Merriam-Webster defines the word decontaminate as “to rid of contamination.” A more industry-specific definition featured on Moab Healthcare comes from the Healthcare Sterile Processing Association (HSPA) that defines decontamination as “to make safe by removing or reducing contamination by infectious organisms or other harmful substances; the reduction of contamination to an acceptable level.” Over the years, every sterile processing professional has heard the phrase “glorified dishwasher” in reference to decontamination, or “decon,” for short. This is an outdated semi-joke made because most of a technician’s time in decon is over a sink, manually cleaning surgical instruments.

To succeed in decon, a technician should have knowledge about many things, including:

  • how to calculate detergent concentrations
  • various chemical properties
  • the functions of the mechanical equipment
  • infections, diseases, and how microorganisms spread and propagate
  • what instruments require disassembly, and how to do so

Decon is loud, busy, and dangerous. There is a delicate balance of water, electricity, chemicals, and mechanical equipment that must all be maintained properly. Decon is broken down into 2 broad categories: manual and mechanical cleaning. The majority of IFUs have instructions for both methods, and it’s up to the facility to incorporate those instructions into the everyday workflow.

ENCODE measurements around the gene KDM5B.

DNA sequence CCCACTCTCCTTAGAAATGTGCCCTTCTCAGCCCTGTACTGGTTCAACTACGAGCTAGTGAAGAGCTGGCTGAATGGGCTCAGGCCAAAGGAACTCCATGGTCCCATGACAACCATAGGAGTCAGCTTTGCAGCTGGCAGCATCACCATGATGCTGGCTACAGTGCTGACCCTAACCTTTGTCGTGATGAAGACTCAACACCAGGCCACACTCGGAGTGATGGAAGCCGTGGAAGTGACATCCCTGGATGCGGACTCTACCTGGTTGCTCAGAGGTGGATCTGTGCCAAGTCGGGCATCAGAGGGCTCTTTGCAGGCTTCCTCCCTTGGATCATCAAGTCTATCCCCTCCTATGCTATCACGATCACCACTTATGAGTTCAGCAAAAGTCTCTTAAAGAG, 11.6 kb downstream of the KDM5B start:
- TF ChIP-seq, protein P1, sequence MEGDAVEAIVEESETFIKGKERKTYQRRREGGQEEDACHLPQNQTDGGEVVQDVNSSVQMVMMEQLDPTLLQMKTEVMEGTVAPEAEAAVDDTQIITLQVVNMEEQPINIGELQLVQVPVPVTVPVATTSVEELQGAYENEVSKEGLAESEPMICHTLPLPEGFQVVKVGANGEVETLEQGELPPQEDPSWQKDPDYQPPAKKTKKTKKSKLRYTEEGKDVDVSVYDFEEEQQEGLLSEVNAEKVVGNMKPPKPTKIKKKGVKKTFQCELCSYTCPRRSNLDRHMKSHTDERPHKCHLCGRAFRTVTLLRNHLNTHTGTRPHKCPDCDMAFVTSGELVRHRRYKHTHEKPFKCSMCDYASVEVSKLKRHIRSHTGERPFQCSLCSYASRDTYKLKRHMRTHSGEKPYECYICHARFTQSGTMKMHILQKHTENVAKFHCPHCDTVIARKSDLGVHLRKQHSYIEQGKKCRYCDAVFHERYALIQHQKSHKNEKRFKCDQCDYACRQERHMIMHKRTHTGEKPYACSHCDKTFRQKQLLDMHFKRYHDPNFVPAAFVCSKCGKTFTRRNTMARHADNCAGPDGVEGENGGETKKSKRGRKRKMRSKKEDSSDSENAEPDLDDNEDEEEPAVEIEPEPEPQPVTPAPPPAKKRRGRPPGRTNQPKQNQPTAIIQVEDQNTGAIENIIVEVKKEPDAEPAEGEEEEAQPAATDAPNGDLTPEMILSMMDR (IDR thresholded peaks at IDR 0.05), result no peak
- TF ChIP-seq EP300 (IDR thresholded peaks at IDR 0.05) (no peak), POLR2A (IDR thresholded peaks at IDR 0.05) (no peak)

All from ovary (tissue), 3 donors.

Manual Cleaning

Manual cleaning is just what it sounds like: physically removing the gross debris from surgical instruments after use. This is a critical step in the reprocessing cycle, because if the bioburden is not removed, the device cannot be properly disinfected and/or sterilized. The CDC states that the two essential components are friction and fluidics. Friction means instruments should be scrubbed (under the surface of the water so that bacteria are not aerosolized) until visibly clean OR for the IFU-recommended amount of time. This applies to external surfaces and internal surfaces of instruments, such as lumens or channels. Fluidics refers to the chemical detergent in the wash sink. Detergent manufacturers develop their chemicals to specifically tackle bioburden, and allowing the instruments to be in contact with those chemicals is critical to the manual cleaning process. Following manual cleaning, it is critical to rinse the detergent off all instruments before continuing to the next step.


Mechanical Cleaning

Mechanical cleaning specifically addresses the machines in decon that assist with removing gross debris. Not all SPDs are fortunate to have mechanical cleaning options, which is why manual cleaning is so integral to ensuring each instrument is safe for the next patient. There are plenty of times when the technician cannot reach certain areas of an instrument. In this case, if the IFU allows it, the technician places that instrument into an ultrasonic cleaner. Ultrasonic cleaners, or “sonics,” use a process called cavitation to clean tiny areas of the surfaces of surgical instruments. Instrument manufacturers typically provide specifications for temperature, sonic hertz, and amount of time the item can be exposed to this process.